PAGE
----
The African elephant is one of the most endangered animals on Earth.
They are classified as a “vulnerable” species and their population numbers have dwindled to only about 350,000 elephants.
The birth of an elephant calf changes everything for that animal’s family and its herd, but it also has the potential to change the entire ecosystem in which they live.
It starts with just one baby: A tiny life with little more than two feet and a trunk that will grow up to be six feet tall and weigh over 10 tons!
The African elephant is the largest mammal in its habitat, but it possesses a gentle heart. Despite their massive size, they are also quite agile.
An elephant calf will often pivot around its mama quickly who catches it with her trunk.
She then inspects the baby thoroughly, smelling and touching it to ensure that it is healthy.
The little one will then begin to nurse, taking its first meal of rich milk from its mother’s four mammary glands.
African Elephant Births:
An elephant gestation can be anywhere from 660 to 675 days, and that is a long time. There are only about four or five calves born per 100 elephants.
The mothers fiercely protect their young and will often choose to leave the herd – if only temporarily – in order to give birth.
If another elephant attempts to get close, the mama elephant will warn it away with a sharp look or a thunderous snort.
There are stories of some elephants that have even attacked lions to protect their calves!
African Elephant lifespan:
The average lifespan of an elephant in the wild is about 60-70 years. However, if a calf lives past its first year, which is no small feat in itself, it has an excellent chance at living nearly that long.
Calves are protected by their mothers and the herd until they reach a certain age, usually around five years old.
At this point, they will typically leave the herd to join another group that is led by a young, healthy male.
Males are usually forced out of the family group by a dominant, older male who is many years their senior.
However, some males never leave and choose to stay in their family unit their whole lives.
African Elephant Communication:
Elephants are highly social creatures that have extremely complex relationships with one another.
Their language includes many different vocalizations, infrasound rumbles that are inaudible to humans, and physical contact through their trunks.
They are constantly communicating with one another, but calves are not usually privy to the full extent of it until they reach a certain age.
Cows and adult male elephants will use their trunks to touch one another as a means of communication, something that is known as trunk shaking.
They also make other warning gestures to other elephants in the herd, such as flapping their ears or stomping the ground with their front feet.
African Elephant predators:
As the largest land animals on Earth, adult elephants have very few natural predators.
Their size and their herd mentality make them difficult to attack and their massive tusks can be used as weapons.
Humans pose the gravest threat to elephants, and they are often hunted for their ivory.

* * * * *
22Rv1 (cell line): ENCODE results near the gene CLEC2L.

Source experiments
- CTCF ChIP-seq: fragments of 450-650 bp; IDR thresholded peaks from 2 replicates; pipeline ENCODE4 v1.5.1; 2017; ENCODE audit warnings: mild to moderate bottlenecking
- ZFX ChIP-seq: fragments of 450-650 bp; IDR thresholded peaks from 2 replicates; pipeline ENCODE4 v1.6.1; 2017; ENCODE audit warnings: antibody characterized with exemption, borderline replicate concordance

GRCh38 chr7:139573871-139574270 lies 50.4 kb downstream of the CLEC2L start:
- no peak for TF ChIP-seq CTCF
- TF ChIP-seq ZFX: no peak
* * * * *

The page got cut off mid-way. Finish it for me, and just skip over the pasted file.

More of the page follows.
Elephants are currently in the process of being re-introduced to areas where they have been previously hunted to the brink of extinction, but the process is slow and has had some failures.
African Elephant Water:
Elephants are not able to sweat the way humans do and therefore require water daily.
They will drink up to fifty gallons of water – at least – every single day, which means that they are entirely dependent on their habitat to have an adequate amount of it available.
If the water has dried up or all of the nearby rivers are contaminated, the elephant herd will usually move to a new habitat.
It is thought that elephants can tell if water is contaminated by smell and will avoid it for this reason.
They are also very picky about the quality of water that they will drink, preferring clear, freshwater to stagnant ponds or streams.
African elephants are one of the most impressive and intriguing animals on Earth.
They are so large that they require a huge amount of food every day, but they also work together to ensure that all of the members of their social group are cared for.
In order to reproduce, elephants have a pregnancy that can last for two years, but they can live well into their sixties if given proper care.
They are also the only mammals other than humans that can use their voices to communicate with one another.
All of these facts and more make the African elephant a truly remarkable animal that is well worth learning about.
Q: How many babies does an elephant typically have during its lifetime?
A: An elephant will usually have four or five babies after years of being pregnant.
Q: How much water does an elephant drink daily?
A: Elephants drink up to 50 gallons of water every day.
Q: What are some natural predators of the African elephant?
A: Humans and lions pose a serious threat to African elephants.
Q: How long do elephants need to live in an area before they can be considered to have settled?
A: Elephants will usually only live in an area for a few months to ensure that there are ample resources available before deciding that they have settled.
Q: What is infrasound?
A: Infrasound is another form of elephant communication that uses low-frequency rumbles. Humans can’t hear it, but other elephants can.
Q: Where do elephants go if their habitat has dried up?
A: If the water in an elephant’s habitat dries up, they will usually move to a new area.
Q: Why do elephants avoid water that is contaminated?
A: It is thought that elephants can tell if water is contaminated by smell.